I just returned from the NAEYC conference in Washington DC. At the enormous and beautifully designed and equipped Kaplan section (they had a mini-stage and even a photo booth!), Wendy and I presented Move with Me Yoga Adventures’ resources and curriculum (checkout the new PP on our homepage – with research summary). And though it went well and some participants thanked us enthusiastically, frankly, I felt like a drop in a bucket. There was so much being offered and promoted simultaneously in all directions in the exhibit hall, I felt a bit overwhelmed and insignificant (same thing happens to me in Costco!).
But, after a few deep breaths and some body re-energizing, my brain was back online and I decided to explore and educate myself. In a place packed with everyone and everything associated with ECE – educators, administrators, content vendors, distributors, and developers – I had to just jump in and swim.
Here’s what I discovered…
- Smart, creative books for every situation and every child – stories are powerful teachers
- Amazing outdoor environments & playground equipment – wish all preschools could afford
- Fun cards, games, puppets, puzzles, and many variations of manipulatives for math, pretend play, fine motor skill development, etc. – always needed
- Cool STEM resources such as light boxes, tubes, funnels, boards, gears, etc. Kodo Kids even had a wind tunnel – totally cool that the scientific thinking of children is being consciously supported
- CD’s of music – for listening, background and movement – enchanting, fun, educational
- New online programs & curricula – Frog Street, ABC Mouse, K-12 EC, Kaplan, and Hatch – interactive screens with state of the art technology and content are the future
- Social-emotional learning and nutrition resources such as food and feelings cards, activities, posters – terrific scaffolding for developing social-emotional intelligence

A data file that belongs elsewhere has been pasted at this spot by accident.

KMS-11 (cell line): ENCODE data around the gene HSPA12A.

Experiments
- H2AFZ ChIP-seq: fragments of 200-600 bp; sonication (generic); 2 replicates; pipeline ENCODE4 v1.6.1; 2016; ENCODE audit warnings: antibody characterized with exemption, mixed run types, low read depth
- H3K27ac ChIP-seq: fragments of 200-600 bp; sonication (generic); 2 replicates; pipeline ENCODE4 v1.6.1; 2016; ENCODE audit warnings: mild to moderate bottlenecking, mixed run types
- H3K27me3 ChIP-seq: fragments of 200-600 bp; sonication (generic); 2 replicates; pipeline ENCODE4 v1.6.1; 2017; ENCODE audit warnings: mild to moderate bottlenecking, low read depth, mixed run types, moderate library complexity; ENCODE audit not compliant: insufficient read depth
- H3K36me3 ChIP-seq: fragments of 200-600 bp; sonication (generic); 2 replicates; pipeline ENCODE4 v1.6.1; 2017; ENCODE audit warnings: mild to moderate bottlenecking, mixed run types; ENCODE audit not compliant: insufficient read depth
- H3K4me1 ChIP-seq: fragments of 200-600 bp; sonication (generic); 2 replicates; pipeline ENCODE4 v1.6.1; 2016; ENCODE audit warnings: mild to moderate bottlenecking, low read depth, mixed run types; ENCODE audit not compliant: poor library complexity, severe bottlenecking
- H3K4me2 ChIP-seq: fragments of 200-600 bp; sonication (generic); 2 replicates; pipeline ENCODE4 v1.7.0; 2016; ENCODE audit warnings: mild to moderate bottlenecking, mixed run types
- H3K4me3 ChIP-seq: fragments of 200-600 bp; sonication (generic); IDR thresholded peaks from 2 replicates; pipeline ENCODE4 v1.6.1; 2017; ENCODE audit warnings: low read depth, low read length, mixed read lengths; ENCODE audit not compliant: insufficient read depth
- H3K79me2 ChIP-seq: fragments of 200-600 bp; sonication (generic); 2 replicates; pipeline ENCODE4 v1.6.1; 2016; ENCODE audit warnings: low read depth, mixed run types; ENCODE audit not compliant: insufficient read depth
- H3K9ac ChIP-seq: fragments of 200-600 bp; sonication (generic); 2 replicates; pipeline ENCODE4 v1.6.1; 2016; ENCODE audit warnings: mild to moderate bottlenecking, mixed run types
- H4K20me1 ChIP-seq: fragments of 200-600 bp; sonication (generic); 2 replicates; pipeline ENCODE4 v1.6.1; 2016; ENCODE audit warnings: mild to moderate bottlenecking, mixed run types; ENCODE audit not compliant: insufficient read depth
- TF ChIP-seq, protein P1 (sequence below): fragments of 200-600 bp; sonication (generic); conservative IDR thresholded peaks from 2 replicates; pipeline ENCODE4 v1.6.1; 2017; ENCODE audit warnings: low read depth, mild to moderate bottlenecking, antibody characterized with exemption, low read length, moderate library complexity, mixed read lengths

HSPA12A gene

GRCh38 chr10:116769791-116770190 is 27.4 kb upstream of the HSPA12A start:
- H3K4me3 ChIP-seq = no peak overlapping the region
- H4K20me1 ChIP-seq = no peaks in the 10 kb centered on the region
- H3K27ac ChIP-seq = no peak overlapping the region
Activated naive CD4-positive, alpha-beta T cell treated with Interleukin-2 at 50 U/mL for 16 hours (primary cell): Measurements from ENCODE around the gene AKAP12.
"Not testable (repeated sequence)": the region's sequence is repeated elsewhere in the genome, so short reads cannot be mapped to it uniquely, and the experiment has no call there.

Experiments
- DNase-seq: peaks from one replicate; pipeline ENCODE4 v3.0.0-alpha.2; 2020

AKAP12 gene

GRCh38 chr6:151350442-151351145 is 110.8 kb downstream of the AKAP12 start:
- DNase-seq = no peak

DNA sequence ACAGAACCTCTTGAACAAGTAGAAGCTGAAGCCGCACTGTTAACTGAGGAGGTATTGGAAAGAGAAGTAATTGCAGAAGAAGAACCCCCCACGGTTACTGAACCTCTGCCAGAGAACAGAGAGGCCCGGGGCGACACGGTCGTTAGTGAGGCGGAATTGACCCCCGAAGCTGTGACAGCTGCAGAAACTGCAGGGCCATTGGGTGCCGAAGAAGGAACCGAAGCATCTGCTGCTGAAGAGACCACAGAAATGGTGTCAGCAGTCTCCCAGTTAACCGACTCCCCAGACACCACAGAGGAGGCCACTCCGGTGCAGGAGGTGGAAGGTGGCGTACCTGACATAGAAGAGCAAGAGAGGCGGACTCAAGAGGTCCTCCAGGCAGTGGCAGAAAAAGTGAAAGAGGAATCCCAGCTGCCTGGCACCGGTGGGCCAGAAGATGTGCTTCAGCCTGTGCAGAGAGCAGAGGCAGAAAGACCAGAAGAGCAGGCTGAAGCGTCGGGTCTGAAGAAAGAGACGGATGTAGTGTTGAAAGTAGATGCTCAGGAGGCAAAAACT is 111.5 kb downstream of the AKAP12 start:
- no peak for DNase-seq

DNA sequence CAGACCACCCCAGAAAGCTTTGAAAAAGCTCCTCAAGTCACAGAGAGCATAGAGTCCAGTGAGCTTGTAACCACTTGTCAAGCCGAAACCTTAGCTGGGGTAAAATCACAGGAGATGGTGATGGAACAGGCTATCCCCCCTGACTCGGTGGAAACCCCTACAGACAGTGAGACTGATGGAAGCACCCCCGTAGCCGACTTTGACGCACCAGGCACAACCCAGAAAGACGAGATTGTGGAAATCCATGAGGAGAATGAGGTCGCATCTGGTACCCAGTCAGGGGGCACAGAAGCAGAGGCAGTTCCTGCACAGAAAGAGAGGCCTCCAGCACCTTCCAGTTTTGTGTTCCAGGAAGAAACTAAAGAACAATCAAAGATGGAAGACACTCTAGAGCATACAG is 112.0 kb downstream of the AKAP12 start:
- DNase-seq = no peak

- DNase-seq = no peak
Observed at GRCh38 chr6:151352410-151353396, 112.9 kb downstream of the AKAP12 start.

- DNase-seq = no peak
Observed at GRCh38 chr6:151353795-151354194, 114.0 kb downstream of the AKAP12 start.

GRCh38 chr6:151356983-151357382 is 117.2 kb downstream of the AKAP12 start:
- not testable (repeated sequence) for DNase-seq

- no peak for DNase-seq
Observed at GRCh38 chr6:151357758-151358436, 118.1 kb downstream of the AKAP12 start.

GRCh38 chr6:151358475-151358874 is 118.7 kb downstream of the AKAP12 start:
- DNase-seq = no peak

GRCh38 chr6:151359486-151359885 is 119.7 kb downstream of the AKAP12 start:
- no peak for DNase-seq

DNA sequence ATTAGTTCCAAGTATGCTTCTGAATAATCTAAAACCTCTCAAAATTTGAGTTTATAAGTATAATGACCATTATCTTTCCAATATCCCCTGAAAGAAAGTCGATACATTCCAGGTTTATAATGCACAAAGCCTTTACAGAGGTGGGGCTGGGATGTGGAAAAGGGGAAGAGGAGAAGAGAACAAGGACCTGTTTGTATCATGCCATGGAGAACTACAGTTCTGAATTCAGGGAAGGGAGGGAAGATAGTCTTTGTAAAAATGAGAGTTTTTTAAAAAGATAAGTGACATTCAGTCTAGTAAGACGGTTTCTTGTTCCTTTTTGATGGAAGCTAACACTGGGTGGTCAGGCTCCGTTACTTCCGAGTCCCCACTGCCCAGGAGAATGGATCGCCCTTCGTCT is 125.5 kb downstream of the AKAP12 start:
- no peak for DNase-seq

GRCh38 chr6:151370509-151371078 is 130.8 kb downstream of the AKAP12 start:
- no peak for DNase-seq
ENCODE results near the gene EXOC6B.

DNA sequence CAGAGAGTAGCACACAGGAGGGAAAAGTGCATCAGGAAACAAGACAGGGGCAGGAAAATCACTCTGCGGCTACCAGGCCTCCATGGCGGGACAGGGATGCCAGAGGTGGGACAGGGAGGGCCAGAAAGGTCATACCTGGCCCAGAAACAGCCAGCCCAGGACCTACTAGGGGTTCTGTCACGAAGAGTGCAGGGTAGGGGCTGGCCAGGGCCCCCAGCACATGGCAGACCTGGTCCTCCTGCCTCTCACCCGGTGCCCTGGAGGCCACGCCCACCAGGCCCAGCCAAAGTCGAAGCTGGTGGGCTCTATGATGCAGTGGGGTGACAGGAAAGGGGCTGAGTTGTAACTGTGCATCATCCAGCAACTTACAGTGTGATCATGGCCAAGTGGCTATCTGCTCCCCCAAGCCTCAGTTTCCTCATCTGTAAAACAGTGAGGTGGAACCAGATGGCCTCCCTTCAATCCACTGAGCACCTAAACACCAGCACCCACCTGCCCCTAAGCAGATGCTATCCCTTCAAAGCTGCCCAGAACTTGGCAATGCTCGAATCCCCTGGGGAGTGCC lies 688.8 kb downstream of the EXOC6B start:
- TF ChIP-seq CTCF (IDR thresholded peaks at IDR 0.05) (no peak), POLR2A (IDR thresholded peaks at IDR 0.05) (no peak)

Here’s what I felt was missing…
- Active play resources you can use indoors – so many childcare providers, Head Starts, and preschools have very limited outdoor space or equipment as well as inclement weather for several months yet children need daily movement enrichment & exercise
- Activities that develop mindfulness – mindfulness develops executive function, the ability to filter distractions and sustain focus, and critical thinking
- Tools for self-care and self-regulation – children need to have ACTIONS to take and to practice to learn how to calm, soothe, support, and re-direct themselves.
Maybe it’s just my perspective, but I have to admit, the journey through the maze of EC resources and programs actually made me realize that MwMYA type resources are needed more than ever. In all this content, there were the usual categories: literacy, math, puzzles, recognition, science, etc. – but where was the body? movement? mindfulness? Developmentally, early childhood is all about mastering the body yet with the focus on academics, it’s being skipped over. My passion for what we do and offer at MwMYA got re-ignited. The advocate for embodied learning in me was triggered into high gear. I started introducing myself to every company I could: Hi, I’m Leah from Move with Me Yoga Adventures and we’ve got content you need.
I went from feeling insignificant to important. Our movement adventures offer a new integration of story, exercise, and self-regulation that delivers supervised active play and social-emotional enrichment that any school, center, home can afford and use. The video classes develop fitness, enhance well-being, teach kids embodied self-care, and light up the whole brain for learning. Participation develops strength, balance, and coordination, builds brain cells, enhances memory, and helps children maintain a healthy weight.
If we pay attention to the research, clearly, it’s time to do more movement, practice more mindfulness, and teach prescriptive self-care techniques. Science continues to affirm the critical importance of embodied physical and mindful education. Obesity as well as learning, attention, and behavior statistics are screaming at us to do a better job to nurture, engage and empower the whole child. We need to go beyond relying on just 1) sending kids outside when possible or 2) music and some props for PE.